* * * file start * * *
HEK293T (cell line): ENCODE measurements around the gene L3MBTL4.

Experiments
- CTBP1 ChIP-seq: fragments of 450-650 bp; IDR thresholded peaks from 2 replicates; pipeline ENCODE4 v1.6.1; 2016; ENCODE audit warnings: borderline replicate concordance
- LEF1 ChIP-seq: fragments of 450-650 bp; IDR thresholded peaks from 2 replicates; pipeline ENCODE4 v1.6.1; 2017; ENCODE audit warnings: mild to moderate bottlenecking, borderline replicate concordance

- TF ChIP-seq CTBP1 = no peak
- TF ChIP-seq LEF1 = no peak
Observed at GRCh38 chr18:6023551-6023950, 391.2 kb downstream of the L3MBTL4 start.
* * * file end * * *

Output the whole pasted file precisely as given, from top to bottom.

HEK293T (cell line): ENCODE measurements around the gene L3MBTL4.

Experiments
- CTBP1 ChIP-seq: fragments of 450-650 bp; IDR thresholded peaks from 2 replicates; pipeline ENCODE4 v1.6.1; 2016; ENCODE audit warnings: borderline replicate concordance
- LEF1 ChIP-seq: fragments of 450-650 bp; IDR thresholded peaks from 2 replicates; pipeline ENCODE4 v1.6.1; 2017; ENCODE audit warnings: mild to moderate bottlenecking, borderline replicate concordance

- TF ChIP-seq CTBP1 = no peak
- TF ChIP-seq LEF1 = no peak
Observed at GRCh38 chr18:6023551-6023950, 391.2 kb downstream of the L3MBTL4 start.